Are Judges Who Appoint Lawyers to More than 300 felonies a Year Violating the Texas Code of Judicial Conduct?

Friends-   Attached please find the 2012 Harris County Auditors Report for Court Appointments in Criminal District Courts.
 The ABA Standard  is very clear. It states that a lawyer who does felony appointments, and only felony appointments, should handle no more than 150 felony cases per year. It is understood that the number is not fixed in stone but a  reasonable guideline. I think most of us would agree that 150 felonies is a lot of felony  cases to handle in one year. According to the records, the vast majority of  good qualified court appointed lawyers in Harris County recieve far less than 150 felonies a year.
  Notwithstanding the  ABA  standards  and notwithstanding the Fair Defense Act, certain courts continue to appoint a small percentage of lawyers to a very large number of cases. It is my opinion that some  judges appoint some lawyers to cases because of the lawyer’s ability and willingness to move cases quickly. If you look at the number of cases handled and the days it took to handle them, you will  see my point. For example, you will see that one lawyer handled 259 felony cases in 268 days.
 The lawyers are not required to accept all of these  appointments.  Ethical problems may arise if a lawyer takes on more work than he can possibly handle competently.
In my opinion, lawyers who accept appointments on  cases that far exceed what one can reasonably handle, are doing their clients a disservice.
 This is a long-standing problem. When I started practicing criminal defense law,  almost 30 years ago, the same practice of appointing lawyers who could and would move cases was common. The practice has gone on for as long as I have been a lawyer. The names of the judges has changed and the names of the lawyers has changed, but the dismal practice has continued. Thus, the problem is systematic and the only true solution lies in changing the system.
The judges who continue this ignoble practice, ignore the intent of the Fair Defense Act. The solution to this problem requires the removal of the judiciary from the appointment of cases. Only when the judiciary is fully removed from the appointment process, and Harris County  establishes a truly  fair wheel system, will things improve. In the end, moving cases at warp speed punishes the indigent defendants, the least powerful among us.   What is perhaps most grotesque is that indigent defendant charged with a felony are in serious need of help.  When they are appointed a lawyer who simply does not have time to spend on their case,   serious questions must be asked as to whether these indigent defendants are getting the help they need.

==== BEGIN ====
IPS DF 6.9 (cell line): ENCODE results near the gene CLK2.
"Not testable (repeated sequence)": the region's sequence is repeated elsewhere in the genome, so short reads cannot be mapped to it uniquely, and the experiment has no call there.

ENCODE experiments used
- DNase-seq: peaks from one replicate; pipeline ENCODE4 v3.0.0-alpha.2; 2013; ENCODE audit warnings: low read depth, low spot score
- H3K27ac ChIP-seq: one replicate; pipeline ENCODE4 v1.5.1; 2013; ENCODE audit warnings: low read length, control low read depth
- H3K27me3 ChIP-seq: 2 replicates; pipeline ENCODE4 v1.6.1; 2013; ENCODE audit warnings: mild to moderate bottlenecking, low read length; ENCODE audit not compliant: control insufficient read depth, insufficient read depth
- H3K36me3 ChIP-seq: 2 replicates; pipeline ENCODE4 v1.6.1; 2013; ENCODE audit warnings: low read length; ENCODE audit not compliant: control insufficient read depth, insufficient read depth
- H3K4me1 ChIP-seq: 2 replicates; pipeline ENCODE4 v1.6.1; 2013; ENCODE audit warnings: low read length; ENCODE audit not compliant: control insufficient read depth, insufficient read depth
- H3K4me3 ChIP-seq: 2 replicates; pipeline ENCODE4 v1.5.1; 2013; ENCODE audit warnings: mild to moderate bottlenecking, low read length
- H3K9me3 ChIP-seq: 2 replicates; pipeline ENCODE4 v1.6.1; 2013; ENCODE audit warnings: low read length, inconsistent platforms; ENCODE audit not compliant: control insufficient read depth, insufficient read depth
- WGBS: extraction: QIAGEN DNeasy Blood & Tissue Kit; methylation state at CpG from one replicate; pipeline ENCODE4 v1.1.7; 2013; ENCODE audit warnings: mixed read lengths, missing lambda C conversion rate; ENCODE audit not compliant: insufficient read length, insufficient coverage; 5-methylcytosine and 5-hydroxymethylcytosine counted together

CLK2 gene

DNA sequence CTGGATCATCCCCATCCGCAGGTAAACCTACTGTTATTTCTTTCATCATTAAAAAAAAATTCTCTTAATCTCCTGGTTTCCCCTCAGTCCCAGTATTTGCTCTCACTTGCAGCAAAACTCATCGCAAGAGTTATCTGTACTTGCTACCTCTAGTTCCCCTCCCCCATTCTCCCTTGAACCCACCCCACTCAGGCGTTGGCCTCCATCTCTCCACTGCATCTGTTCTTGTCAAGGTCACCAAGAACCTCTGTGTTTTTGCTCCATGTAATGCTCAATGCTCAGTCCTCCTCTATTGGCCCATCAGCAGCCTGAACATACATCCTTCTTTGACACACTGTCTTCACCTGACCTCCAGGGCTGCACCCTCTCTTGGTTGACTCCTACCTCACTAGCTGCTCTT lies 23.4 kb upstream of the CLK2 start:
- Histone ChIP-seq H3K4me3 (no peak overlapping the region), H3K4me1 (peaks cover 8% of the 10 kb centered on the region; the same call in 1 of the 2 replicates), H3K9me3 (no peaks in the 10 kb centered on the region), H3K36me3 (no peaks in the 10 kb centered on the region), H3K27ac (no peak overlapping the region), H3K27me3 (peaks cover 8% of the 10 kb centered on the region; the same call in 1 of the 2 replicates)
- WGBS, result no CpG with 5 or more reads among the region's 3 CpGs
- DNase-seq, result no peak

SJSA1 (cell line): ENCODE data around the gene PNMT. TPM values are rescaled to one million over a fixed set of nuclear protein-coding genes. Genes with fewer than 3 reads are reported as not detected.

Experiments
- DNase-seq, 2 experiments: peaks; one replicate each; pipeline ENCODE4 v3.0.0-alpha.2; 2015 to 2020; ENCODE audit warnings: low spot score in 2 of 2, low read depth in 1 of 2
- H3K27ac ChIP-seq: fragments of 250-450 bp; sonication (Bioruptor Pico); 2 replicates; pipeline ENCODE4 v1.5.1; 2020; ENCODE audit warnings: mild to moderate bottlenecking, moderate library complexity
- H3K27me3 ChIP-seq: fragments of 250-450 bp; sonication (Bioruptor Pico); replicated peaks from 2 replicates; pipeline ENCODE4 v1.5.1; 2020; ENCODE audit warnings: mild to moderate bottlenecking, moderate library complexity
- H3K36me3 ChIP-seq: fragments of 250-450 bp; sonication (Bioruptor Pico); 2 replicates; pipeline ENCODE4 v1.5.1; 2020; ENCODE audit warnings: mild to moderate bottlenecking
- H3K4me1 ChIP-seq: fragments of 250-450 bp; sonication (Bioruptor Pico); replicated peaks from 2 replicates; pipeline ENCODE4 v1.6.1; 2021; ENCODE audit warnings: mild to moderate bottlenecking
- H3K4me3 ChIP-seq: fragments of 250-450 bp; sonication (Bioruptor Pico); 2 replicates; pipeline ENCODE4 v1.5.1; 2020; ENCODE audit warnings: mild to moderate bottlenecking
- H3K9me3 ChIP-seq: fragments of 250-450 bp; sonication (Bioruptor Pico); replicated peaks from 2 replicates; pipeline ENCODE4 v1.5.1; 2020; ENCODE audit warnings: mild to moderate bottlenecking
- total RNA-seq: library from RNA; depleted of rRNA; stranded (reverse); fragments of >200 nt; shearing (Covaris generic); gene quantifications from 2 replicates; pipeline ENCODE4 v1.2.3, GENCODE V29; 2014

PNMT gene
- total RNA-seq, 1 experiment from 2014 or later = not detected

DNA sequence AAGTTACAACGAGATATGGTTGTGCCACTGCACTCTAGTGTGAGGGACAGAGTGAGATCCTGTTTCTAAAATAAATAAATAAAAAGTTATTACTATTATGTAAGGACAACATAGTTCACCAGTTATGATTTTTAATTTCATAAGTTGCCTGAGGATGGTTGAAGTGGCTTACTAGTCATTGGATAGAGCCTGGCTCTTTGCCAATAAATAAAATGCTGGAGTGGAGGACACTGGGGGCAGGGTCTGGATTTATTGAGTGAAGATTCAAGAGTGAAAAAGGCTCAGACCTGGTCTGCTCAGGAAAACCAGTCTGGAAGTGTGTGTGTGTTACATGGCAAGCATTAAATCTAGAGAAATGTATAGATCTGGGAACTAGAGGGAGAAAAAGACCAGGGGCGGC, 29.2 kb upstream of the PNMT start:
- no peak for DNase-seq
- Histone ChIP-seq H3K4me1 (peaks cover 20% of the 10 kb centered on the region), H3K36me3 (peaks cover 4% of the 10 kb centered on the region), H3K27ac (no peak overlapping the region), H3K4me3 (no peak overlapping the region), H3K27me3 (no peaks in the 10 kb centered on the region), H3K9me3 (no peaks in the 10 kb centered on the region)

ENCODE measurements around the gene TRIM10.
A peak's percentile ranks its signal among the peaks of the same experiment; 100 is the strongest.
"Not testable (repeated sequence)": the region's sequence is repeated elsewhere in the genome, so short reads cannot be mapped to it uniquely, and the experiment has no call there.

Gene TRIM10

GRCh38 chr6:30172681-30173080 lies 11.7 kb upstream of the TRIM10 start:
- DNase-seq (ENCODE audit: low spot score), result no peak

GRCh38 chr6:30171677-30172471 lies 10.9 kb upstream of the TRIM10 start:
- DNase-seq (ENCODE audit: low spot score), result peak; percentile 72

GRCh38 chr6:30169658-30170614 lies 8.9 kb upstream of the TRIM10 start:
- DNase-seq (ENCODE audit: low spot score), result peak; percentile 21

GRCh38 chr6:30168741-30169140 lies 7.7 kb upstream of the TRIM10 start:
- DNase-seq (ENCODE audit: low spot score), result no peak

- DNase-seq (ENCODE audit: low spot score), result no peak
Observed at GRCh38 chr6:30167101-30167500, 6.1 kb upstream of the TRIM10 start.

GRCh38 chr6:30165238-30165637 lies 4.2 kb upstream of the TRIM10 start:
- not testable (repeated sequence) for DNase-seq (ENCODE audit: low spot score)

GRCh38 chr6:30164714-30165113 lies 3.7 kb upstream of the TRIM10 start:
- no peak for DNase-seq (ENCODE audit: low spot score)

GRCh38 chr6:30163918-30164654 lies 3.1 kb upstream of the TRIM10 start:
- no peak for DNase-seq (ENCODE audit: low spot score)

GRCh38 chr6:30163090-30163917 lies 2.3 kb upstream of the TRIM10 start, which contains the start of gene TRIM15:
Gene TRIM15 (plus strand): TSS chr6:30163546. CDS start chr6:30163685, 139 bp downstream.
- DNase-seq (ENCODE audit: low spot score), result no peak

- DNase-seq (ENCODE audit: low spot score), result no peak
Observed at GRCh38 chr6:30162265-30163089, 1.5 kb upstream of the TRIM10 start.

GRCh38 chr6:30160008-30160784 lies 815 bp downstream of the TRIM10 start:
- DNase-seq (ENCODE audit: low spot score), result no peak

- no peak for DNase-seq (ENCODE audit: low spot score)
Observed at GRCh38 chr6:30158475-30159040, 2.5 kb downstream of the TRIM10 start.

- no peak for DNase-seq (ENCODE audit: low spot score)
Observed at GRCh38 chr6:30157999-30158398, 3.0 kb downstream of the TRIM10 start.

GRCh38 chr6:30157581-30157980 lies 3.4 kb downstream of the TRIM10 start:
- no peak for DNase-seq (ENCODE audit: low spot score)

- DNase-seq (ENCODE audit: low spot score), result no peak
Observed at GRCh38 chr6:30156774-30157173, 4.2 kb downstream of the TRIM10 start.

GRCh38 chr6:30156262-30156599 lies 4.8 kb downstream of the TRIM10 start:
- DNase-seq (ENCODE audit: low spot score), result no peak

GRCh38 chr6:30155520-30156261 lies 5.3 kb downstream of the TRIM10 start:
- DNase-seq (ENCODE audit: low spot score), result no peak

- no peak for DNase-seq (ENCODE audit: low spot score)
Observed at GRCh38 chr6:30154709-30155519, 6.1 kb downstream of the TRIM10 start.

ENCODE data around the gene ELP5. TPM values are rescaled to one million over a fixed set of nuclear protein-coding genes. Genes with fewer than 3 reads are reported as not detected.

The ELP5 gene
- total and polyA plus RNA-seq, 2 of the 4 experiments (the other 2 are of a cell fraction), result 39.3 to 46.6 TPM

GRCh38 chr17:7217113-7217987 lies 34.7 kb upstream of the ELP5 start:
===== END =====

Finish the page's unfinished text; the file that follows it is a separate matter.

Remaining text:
Lawyers are supposed to do more than simply convey the prosecutor’s offer. A lawyer  takes a sworn oath to zealously defend his clients.  Zealous representation would  by necessity include  conducting a meaningful interview of the defendant. Zealous representation would by necessity include investigating the relevant law and facts and potential defenses.  How do Lawyers who handle over 300 felonies a year provide zealous representation to their clients? Is it even possible for a lawyer handling  300 felonies a year to provide zealous representation?
  Are those Judges who  participate in appointing  lawyers to over 300 felonies a year, truly interested in providing effective assistance of counsel or are they motivated more to move their docket?  Are those Judges who participate in appointing lawyers to over 300 felonies a year, abdicating  their duty to do justice?  Are those judges who participate in appointing lawyers to over 300 felonies a year systematically violating the Texas Code of Judicial Conduct?  Are  those Judges who appoint lawyers to over 300 felonies a year vioating Judicial Canon 3?
Judicial Canon 3 C.(4) provides as follows:  ” A judge shall not make unnessary appointments. A judge shall exercise the power of appointment impartially and on the basis of merit. A judge shall avoid nepotism and favoritism. A judge shall not approve compensation of appointees beyond the fair value of services rendered.”
When Judges appoint lawyers to handle 300 or 400 felonies a year, one can reasonably question whether the judges are exercising the power of appointment impartially and on the basis of merit. One can reasonably question whether the the judges are avoiding or engaging in  favoritism.  Harris County’s Appointment System, which  supports the systematic appointment of lawyers to over 300 felony cases a year, arguably is a system that is  based on an inherent violation of the Judicial Canons.
Lawyers, judges, law-makers, community leaders and concerned citizens  must unite to  stop this long-standing disgrace by exposing the system, and  insisting that change occur. This is our County, and This is  Our courthouse. We owe it to the poor people of this county to speak out so that those accused, have a lawyer who actually has time to work on their case. Silence in the face of this system is unacceptable.